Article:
Chronicles of a 31 year old- My YALI Experience

24 June 2019|It’s 02:10am and my eyes are wide open. It’s been over a week and I’m still struggling to sleep a full 6 hours uninterrupted. Is it “jet lag” or am I STILL too excited about being in the United States of America? Well, this question seems a little irrelevant at this point, so let’s move swiftly along. I grab my phone, trying to connect with the rest of the world- with my family and friends in Africa that is. 3 hours later- after responding to e-mails and a number of messages, I decide to join another fellow for an early morning jog in our attempt to stay in shape and get ready for the day. So a run and squats, this is definitely how I like it  (and you know I love my squats).

I am particularly excited about today- it being our first day at the Kellogg School of Management campus in Evanston. I am looking forward to the session on ” Building, shaping and changing organizational culture” facilitated by Dr. Gail Berger. I’m in awe by the quality of the facilitators we have for our fellowship. This is truly an “A 6 Week MBA” experience and I shouldn’t take any moment for granted.

Culture, a topic that often leads to heated arguments for many. We argue about what culture is, how it’s formed and/or can it be changed? We argue about cultural differences amongst our families, communities and organizations- who is right and who is wrong. We often speak about “cultural fit” within our organizations and norms (positive or negative) that shape our culture. We also normally refer to our beliefs or values as the foundation of our culture. But to what end?

A classic line used across the world (I’m assuming) is ” that is not how we do things around here…”

Sounds familiar?

What is your culture?

I’ve learnt that the best way to learn a new concept and fully appreciate it, is via story telling and/or playing a game. So what better way to learn than via playing a card game?

The rules of the game were simple; we are divided into 5 groups and we compete amongst each other. We are allowed to practice for 10 minutes and thereafter no talking is allowed to once the game officially begins. The winner from the round moves up and the loser moves down i.e. executive management to entry level and vice versa.

The game begins, a few rounds played and unfortunately I was the loser (well on technicality), got demoted and I moved to the next room i.e Senior management . I walk in and shortly thereafter the winner from another room joins us to play. Once the game was in progress, myself and the other new person soon realize that that rules aren’t the same in this new room. As a result, I lose again and have to leave to junior management- all these demotions aren’t a good look .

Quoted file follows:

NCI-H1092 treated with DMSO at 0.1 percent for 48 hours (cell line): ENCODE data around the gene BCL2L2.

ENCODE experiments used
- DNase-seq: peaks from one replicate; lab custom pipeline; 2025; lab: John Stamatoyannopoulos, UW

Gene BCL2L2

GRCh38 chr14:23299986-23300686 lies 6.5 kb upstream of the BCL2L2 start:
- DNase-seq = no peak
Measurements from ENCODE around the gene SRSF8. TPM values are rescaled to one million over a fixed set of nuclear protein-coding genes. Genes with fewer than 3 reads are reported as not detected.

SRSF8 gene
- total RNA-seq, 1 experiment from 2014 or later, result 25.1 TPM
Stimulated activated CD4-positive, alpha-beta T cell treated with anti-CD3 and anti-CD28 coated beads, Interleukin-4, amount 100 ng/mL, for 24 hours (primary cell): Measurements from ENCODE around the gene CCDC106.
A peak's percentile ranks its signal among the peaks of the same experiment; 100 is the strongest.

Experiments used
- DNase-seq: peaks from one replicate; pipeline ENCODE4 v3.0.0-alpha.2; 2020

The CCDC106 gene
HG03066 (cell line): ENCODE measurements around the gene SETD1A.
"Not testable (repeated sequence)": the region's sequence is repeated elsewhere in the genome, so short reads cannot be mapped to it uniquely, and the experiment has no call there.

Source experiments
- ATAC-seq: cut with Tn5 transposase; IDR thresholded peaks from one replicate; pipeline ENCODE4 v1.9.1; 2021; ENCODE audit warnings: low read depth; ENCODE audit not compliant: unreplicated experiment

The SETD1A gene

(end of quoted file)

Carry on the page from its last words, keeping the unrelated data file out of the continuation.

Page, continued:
By the time I got to third room, I realized that they too had totally different rules governing the game. Frustrated, confused and emotional I tried to adapt. The challenge, however was that the rest of the team wasn’t trying to adapt, listen or accommodate us. Tempers flaring and emotions high, some of us disengaged- it almost got physical as the disagreements heightened. We experienced a cultural shock… Do you build a new culture, shape it or change it?

The lessons in this game were truly phenomenal! Similar to our everyday lives, this game was a rude awakening to the cultural differences we experience from family to family, between communities and different organizations. Many a time, we walk into an organization either as customers, new employees, consultants or business partners and we assume that the culture or

way of doing things is the same. We assume that the “rules of the game” are the same. Sometimes we fail to adapt to the culture, resulting in rejection or being ostracized. Other times we find our cultural match and we fit in perfectly.

Reflecting on this exercise and applying the lessons to my personal and professional experiences, I’m humbled by this session. My biggest take away today- after the emotional roller coaster is allowing myself to learn and appreciate the cultural differences that exist around me. Not only that, but also to respect them. I’ve experienced so many cultural differences amongst my fellow Africans who are part of the fellowship and also from our hosts in the United States .

Secondly, from a business perspective, this opportunity allowed me to reflect on the current culture I’ve built for my business and challenged me to think about the desired culture I’d like to create going forward. I’ve had to reflect on my values and beliefs and align these to the culture I’d like to create for my business going forward. I am also going to be intentional about it.

As the journey of self discovery continues, my ask is that you too start to reflect on the culture you’d like to create for your life, family and business. My ask is that you also reflect on the culture we have built as a community and country. What is it that we can change? What is it that we should keep and how can we continue to shape a desired culture that is beneficial for all?

#NUYALI2019 #YALILesotho2019 #MWF2019

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